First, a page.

“Fly Casual” is a common catch phrase in the X-Wing world, though what exactly is meant by the phrase can differ depending on the situation. It can be a reminder that it’s just a game, and that people and relationships should come before winning. It can be meant as a suggestion that you allow your opponent to take that missed action, or to change that maneuver when they say they meant to go the other way; a demand that you not take the rules of the game too seriously. It can mean that, while we approach the gameplay soberly, we also actively pursue community building in building up our opponents. There’s no single accepted meaning for “Fly Casual”. But recently I’ve been pondering the seeming dichotomy of this mantra of the X-Wing world with the (for many of us) very competitive nature of the game, and how these things affect us as players and as a community.
A few years ago, the St. Louis X-Wing community was disconnected and fairly casual in its approach to the game. Then we slowly started to become more organized, to talk to each other more, to have more of a “hive mind”, and to have a dedicated focus on making an impact on the competitive X-Wing scene. And I would say that we’ve largely been successful in those endeavors. I can’t say that many people at tournaments I go to recognize either my name or my face, but they do tend to recognize my Arch Alliance branded shirt. I can distinctly remember the sense of pride I felt leading up to the last Outryder Cup when several podcasters mentioned Arch Alliance’s team as favored picks for top place finishers. For good reason, as it turned out. I wouldn’t say that our goals have been fulfilled, or that we are satisfied with our few accolades, but we’ve made good progress.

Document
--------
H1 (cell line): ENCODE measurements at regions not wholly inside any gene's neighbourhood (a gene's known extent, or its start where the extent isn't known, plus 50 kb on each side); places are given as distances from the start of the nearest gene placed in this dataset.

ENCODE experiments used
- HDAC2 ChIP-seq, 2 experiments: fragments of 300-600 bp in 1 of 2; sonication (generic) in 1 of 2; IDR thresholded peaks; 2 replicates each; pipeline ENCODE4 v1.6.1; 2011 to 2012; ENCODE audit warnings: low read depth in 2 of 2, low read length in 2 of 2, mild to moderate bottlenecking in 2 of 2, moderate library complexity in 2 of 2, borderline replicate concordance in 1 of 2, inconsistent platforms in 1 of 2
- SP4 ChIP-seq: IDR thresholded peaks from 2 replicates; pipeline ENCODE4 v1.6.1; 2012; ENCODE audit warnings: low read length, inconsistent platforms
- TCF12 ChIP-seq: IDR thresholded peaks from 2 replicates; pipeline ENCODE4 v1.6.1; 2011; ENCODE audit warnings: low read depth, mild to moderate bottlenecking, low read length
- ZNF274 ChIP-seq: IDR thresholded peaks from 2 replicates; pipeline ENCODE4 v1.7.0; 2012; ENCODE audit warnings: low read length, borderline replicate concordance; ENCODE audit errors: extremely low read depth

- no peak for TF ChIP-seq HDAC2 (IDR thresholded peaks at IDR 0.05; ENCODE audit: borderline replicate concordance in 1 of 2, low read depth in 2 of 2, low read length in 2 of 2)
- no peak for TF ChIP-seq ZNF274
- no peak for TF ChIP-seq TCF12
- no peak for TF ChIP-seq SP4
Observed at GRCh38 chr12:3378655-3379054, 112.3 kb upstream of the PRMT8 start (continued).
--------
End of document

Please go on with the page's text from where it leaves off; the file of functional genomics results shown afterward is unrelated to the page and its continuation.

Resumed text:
For the most part, I would say that the impact of the commitment to become more competitively viable as a community has had a positive impact on us both as a community and as individuals. The X-Wing community at large has a well-deserved reputation for being welcoming, personable, and generally awesome; in part, no doubt, to the Fly Casual mantra. I always try to encourage people to go to tournaments if they haven’t before. It’s one of my favorite things about the X-Wing experience.
Our commitment to challenge ourselves to become better X-Wing players as a community has done some pretty awesome things for the St. Louis X-Wing scene. Lines of communication were opened, relationships built, and much fun has been had. Over the past few years I’ve formed many meaningful relationships with people I never would have met if it hadn’t been for X-Wing and Arch Alliance. Those relationships were deepened by shared experiences in road trips to and from tournaments in cities I’d never visited before – in shared hotel rooms and in crashing on the couches and floors of X-Wing players from different cities. I have friends who I only ever see at tournaments in cities that neither of us are from, and the same is true of everyone I know who travels for this game.
There are people from St. Louis who I hardly ever get to see because we generally play at different stores on different nights of the week. But we have a relationship because of X-Wing and Arch Alliance. We have become a close-knit community with, it seems at times, almost constant communication. We are involved in each other’s lives in a manner that never would have happened had we remained casual X-Wing players. And I’m incredibly thankful that I got into this game and into competitive play.